By your command...


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Sd.Kfz.251/6 Ausf.C

DML 1/35 Sd.Kfz 251/6 Ausf.C Command Vehicle Kit First Look

By Cookie Sewell

Date of Review July 2004 Manufacturer DML
Subject Sd.Kfz 251/6 Ausf.C Command Vehicle Scale 1/35
Kit Number 6206 Primary Media 568 parts (546 in grey styrene, 14 in PVC vinyl, 7 in etched nickel, 1 in etched brass)
Pros Bright, new kit of a variant only available in an obsolete kit; great job of rendering details Cons PVC figures will not be popular with figure modelers
Skill Level Basic MSRP (USD) $33.00

First Look

Why, in the very early days of the Second World War, were the Germans successful? This is an old question, and one rarely given realistic discussion. It was not due to their "great" tanks, as most other nations in 1939-40 had superior tanks to the German efforts. It was not that their tactics were so brilliant, as many other nations had similar plans. But it was due to one word – communications – where the Germans excelled over every other force on the battlefield, or did until the Americans showed up with better radios and command vehicles.

The Germans had conceived a complete family of vehicles that were fitted with communications to deal with every contingency and cover every echelon from mechanized infantry squad up to army and theater command levels. Each had precisely matched radio sets for a specific purpose. Commanders in France, up against French armor and artillery, simply made direct calls to artillery units or roving Stukas to deal with the obstacles. The French, unable to respond at the same rate of speed, were soon blasted off the battlefield. Ditto the Soviets and the British in North Africa.

Nearly all of the German communications at the time were medium- or high-frequency amplitude modulated (MF or HF AM) signals, produced by a networked system of communications. The radios varied in power from five watts for low level (infantry regimental internal communications) through 20 watt tank radios, 30 watt divisional command radios, 80 watt Panzer division command radios, and finally high-power sets of 100 to 1,500 watts for higher level command.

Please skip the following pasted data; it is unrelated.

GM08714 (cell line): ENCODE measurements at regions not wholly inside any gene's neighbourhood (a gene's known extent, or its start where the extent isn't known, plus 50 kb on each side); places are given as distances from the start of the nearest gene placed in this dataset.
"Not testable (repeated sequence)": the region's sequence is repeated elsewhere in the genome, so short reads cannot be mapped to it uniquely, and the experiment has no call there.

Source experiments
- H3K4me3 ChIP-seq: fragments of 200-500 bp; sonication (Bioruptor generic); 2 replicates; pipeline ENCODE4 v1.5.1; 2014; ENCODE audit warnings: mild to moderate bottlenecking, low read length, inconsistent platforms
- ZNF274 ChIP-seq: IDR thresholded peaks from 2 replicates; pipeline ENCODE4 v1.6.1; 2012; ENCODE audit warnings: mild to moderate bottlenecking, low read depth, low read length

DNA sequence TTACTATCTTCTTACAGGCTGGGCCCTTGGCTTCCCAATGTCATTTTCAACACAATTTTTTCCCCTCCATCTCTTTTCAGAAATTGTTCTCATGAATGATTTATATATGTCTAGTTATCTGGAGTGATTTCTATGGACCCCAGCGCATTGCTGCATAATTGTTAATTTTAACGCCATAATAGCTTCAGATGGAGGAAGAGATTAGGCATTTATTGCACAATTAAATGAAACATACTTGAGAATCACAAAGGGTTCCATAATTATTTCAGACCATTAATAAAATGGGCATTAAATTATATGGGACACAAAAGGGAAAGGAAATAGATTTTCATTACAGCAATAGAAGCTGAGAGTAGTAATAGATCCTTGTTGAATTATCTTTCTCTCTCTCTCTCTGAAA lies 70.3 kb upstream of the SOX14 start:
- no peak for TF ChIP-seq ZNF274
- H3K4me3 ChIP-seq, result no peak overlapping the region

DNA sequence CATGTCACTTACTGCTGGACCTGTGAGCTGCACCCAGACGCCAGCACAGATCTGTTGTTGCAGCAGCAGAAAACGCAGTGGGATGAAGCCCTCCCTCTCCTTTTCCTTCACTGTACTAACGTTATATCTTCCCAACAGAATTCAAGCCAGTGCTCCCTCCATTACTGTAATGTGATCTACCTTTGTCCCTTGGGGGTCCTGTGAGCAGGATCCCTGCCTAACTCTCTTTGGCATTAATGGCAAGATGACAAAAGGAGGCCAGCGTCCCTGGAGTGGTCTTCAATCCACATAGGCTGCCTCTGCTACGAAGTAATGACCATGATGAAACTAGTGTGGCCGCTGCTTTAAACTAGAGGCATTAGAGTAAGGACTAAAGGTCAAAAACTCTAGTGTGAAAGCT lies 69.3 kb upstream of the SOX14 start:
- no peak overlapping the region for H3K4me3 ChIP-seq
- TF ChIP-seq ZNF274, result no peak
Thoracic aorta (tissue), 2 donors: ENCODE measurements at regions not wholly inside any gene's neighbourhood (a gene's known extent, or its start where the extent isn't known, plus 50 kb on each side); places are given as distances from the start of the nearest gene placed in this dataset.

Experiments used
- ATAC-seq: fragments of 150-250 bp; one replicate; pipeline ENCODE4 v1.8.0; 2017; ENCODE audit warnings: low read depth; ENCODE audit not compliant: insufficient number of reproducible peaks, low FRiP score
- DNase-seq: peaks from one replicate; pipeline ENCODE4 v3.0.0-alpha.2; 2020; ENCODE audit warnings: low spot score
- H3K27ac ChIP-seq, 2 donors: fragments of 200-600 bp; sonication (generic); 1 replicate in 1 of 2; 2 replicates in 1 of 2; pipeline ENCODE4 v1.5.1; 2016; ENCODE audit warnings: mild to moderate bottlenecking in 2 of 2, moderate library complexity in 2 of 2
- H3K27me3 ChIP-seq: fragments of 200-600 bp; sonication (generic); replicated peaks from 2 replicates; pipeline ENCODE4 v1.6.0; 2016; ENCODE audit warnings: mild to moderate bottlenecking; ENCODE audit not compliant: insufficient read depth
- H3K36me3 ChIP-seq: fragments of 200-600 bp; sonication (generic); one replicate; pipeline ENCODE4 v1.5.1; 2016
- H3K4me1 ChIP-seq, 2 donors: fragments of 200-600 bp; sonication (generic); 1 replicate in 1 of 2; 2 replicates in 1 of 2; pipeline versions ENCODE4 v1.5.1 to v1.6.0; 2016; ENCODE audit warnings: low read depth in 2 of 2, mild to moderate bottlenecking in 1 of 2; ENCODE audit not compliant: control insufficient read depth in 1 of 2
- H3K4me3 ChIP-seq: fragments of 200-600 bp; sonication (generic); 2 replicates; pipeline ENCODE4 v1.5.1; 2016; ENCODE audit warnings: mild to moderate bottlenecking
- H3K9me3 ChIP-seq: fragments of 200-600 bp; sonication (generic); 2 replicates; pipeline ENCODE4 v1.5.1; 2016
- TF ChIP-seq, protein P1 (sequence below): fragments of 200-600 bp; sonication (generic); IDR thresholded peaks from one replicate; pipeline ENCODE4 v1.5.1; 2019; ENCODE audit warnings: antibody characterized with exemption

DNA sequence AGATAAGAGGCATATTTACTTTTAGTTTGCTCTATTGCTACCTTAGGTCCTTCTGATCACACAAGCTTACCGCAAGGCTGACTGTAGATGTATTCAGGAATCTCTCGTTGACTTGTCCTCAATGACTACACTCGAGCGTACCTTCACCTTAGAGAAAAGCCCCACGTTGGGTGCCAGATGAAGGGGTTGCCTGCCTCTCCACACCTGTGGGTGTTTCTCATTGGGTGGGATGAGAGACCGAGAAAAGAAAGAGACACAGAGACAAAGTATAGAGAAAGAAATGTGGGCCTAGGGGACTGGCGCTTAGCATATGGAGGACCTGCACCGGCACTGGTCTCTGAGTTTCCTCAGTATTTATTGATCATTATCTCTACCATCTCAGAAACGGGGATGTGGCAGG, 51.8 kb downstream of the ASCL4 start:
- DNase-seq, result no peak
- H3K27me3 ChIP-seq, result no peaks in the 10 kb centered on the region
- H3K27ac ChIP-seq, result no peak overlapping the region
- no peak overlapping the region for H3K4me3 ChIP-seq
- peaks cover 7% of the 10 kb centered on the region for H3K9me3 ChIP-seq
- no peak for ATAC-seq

Command vehicles were created for specific purposes, and the first major armored command vehicles were the Sd.Kfz. 251/3 series and Sd.Kfz. 251/6. Most of the first series produced used the Ausf. A chassis, as few were built and they were seen as not quite as suitable for combat as the later B and C models. Production/conversion of these vehicles ran up until 1943.

Each vehicle was provided with a suite of radios matched to its purpose and echelon, and as a result the crew could maintain communications for the supported commander and his staff with both subordinate and superior headquarters. The /6 series was designated for divisional level command and above (corps, army and army group) use.

The Sd.Kfz. 251/6 came with a large number of communications sets:

  • 1 x Funk f (low-power HF AM set from 20-21.475 Mhz for inter-vehicle communications)
  • 1 x Fu 6 (medium-power HF/VHF AM set from 27.200-33.300 Mhz for communications with tanks)
  • 1 x Fu 11 (high-power MF AM set from 0.200-1.200 Mhz for corps and above communications)
  • 1 x Fu 12 (high-power MF AM set from 1.200-3.000 Mhz for division level combined arms command and control)
  • 1 x Fu 19 (an auxiliary command radio set)

Some vehicles, at higher echelons, also were provided with an "Engima" three-rotor cryptographic machine (whose broken messages were classified ULTRA by the Allies) for use by senior commanders for direct communications with theater commands such as OKW or OKH. There is a famous photo of General Heinz Guderian in his Sd.Kfz. 251/6 command vehicle watching two radio operators break out an "Enigma" message.